What is a Conditional Call Option
A conditional call option is a provision attached to some callable bonds. The clause states that if the bond issuer calls the bonds away before they mature, they must provide the bondholder with replacement, non-callable bond, of similar maturity and yield.
Conditional call provisions are meant to protect investors if their high-yield bonds are called well in advance of maturity.
BREAKING DOWN Conditional Call Option
Many people who choose to invest in bonds do so because they want investments with a fixed maturity date and yield. Callable bonds differ from conventional bonds in that they do not necessarily offer either of these things. Should the bonds be called away by the issuer, the investor is left without their full expected yield, along with reinvestment risk. They also have ended up with a shorter-term investment than they had anticipated.
Conditional call options, found exclusively with junk bonds, mitigate some of the risk inherent in the investment. Junk bonds offer high yields but have either no credit rating or abysmal credit ratings. With their higher than average risk level, they must provide high returns, or yields, as incentives to lure investors.
Why Call Backs Happen
However, if interest rates drop, the junk bond issuer may choose to call back, or call, the bonds for redemption. Lower interest rates give issuers the opportunity to create new issues at lower rates, which saves them money. This ability to issue a new bond at a lower rate is why they're more likely to call bonds when interest rates drop.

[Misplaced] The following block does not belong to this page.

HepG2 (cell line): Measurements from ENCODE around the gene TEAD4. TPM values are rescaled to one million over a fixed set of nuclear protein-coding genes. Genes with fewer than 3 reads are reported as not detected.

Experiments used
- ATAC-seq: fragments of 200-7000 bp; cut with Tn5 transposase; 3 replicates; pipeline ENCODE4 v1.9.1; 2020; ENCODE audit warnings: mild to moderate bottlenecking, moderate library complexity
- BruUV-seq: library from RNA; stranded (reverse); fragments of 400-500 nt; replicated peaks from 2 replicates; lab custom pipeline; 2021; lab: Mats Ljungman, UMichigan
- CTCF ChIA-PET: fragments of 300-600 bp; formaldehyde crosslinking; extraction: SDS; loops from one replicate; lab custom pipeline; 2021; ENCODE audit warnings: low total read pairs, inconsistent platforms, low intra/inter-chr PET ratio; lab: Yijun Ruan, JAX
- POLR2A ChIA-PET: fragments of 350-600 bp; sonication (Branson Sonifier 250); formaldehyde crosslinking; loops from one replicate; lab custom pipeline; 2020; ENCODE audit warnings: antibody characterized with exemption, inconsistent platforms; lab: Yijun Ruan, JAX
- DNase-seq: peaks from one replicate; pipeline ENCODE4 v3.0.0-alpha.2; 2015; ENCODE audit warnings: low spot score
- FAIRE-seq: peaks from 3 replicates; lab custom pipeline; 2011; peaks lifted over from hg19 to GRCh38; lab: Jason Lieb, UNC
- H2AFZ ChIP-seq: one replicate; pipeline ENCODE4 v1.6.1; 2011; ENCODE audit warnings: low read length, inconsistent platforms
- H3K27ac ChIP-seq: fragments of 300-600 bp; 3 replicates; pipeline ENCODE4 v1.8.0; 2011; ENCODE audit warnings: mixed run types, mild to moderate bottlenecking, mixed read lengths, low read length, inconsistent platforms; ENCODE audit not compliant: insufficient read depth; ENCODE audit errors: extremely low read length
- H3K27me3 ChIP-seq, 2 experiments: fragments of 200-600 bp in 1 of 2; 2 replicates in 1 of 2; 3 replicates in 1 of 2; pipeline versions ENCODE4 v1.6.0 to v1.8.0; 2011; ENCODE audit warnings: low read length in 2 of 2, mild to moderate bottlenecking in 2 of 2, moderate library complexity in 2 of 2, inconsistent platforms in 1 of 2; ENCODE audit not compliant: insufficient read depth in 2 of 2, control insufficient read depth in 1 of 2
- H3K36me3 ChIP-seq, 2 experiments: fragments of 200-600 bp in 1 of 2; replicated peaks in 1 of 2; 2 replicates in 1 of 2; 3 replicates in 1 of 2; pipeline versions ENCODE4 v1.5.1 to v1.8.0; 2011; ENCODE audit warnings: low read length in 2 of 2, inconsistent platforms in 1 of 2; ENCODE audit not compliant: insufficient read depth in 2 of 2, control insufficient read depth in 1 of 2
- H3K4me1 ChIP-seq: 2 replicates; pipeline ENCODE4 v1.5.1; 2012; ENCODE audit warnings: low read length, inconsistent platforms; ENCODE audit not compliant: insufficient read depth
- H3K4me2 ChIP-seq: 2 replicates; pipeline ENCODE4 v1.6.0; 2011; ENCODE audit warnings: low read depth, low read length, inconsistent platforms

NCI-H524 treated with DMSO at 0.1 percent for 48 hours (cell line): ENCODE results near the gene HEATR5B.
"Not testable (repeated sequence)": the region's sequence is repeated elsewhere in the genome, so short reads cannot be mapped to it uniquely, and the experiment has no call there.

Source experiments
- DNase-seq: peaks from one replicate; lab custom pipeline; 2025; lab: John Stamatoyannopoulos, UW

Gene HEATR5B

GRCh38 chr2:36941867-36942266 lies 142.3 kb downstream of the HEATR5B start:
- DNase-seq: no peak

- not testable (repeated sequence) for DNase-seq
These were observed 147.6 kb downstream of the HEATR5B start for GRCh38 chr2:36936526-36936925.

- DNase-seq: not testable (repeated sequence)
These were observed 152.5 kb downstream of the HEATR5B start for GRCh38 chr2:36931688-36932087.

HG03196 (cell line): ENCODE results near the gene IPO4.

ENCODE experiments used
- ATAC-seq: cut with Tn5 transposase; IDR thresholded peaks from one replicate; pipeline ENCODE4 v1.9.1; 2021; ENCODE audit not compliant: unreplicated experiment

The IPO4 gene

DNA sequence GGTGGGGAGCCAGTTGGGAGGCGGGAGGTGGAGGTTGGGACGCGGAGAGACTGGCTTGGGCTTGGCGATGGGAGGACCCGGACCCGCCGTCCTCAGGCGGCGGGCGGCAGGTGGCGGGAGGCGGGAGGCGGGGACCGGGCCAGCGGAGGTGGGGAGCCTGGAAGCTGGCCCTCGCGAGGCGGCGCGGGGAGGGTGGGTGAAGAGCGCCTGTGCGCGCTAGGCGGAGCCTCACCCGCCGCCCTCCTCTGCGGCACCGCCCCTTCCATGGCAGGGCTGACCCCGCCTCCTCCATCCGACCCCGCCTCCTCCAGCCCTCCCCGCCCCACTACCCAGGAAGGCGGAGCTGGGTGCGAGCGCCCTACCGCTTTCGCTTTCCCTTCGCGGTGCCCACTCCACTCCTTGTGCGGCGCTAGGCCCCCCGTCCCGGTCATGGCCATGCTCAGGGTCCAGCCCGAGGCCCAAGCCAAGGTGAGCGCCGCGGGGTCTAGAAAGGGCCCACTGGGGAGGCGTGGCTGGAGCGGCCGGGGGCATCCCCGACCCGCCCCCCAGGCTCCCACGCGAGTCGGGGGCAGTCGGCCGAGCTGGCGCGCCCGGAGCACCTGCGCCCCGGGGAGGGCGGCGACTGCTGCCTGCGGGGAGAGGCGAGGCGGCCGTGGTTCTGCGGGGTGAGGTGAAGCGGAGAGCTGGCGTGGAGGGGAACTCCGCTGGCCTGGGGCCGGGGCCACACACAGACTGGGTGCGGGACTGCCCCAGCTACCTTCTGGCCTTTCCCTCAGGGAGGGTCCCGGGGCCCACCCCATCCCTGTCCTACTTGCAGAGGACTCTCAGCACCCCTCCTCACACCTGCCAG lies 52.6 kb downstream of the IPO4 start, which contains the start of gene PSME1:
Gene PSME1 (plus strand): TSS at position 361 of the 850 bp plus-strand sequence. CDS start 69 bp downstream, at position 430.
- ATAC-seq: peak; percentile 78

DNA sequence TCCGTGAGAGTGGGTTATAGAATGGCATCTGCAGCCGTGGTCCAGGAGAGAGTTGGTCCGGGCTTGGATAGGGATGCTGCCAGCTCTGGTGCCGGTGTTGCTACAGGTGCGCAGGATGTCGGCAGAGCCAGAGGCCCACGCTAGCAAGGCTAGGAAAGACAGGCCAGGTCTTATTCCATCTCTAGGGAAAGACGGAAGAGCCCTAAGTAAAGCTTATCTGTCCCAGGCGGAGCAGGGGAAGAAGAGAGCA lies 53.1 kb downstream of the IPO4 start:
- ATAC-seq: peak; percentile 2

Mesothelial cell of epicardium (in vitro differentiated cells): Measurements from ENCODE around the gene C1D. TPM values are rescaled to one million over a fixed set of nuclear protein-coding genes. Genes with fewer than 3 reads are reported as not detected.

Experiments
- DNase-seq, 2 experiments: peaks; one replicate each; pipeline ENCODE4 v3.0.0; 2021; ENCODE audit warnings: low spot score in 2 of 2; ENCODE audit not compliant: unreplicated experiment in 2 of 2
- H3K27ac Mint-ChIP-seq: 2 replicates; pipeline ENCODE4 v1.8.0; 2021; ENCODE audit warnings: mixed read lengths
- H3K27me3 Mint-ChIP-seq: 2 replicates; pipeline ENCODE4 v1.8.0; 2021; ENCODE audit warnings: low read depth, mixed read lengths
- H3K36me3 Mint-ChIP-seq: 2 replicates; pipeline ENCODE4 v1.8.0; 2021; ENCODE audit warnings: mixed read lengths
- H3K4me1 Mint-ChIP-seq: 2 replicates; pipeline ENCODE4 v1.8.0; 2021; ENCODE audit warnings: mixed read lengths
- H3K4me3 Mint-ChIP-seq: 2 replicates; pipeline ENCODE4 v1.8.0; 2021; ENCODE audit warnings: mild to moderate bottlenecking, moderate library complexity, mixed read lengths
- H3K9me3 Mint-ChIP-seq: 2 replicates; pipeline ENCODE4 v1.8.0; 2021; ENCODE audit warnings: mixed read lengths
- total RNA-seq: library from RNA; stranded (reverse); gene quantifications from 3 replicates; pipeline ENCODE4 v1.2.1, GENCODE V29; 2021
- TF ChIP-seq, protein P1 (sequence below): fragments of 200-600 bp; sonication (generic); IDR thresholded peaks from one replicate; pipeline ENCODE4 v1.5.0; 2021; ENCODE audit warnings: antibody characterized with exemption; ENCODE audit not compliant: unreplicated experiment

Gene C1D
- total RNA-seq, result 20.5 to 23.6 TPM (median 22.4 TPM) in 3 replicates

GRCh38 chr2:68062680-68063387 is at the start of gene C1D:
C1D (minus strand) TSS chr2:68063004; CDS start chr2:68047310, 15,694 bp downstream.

The downside for bondholders is that after calling of the bond, they can no longer count on the regular interest coupons promised. Furthermore, if interest rates have dropped, other bonds available for reinvestment will likely also reflect the lower interest rates, meaning a lower rate of return.
Junk Bonds and Conditional Call Options
For investors who are ready for the risk of junk bonds, a conditional call option can be a great incentive. Rather than facing reinvestment risk when interest rates have dropped, investors whose bonds come with a conditional call option are guaranteed to keep their money in bonds. Of course, it’s important to remember that these bonds always come with a higher-than-average amount of risk. So there’s still a chance that redeeming a bond when it’s called could ultimately be a better move.
For example, company X may see interest rates drop. It opts to call its bonds and redeem them, thus paying its investors what is due on a bond issue that has not completely matured. The issuer will pay investors the predetermined call price, which is usually par, along with any accrued interest and potentially a call premium. At that point, the life of the bond is over.
However, an investor who has had their bonds replaced with non-callable bonds through a conditional call option will continue to hold bonds from this issuer beyond the call date. With higher-risk bonds, this could even mean holding them until they default if the company fails.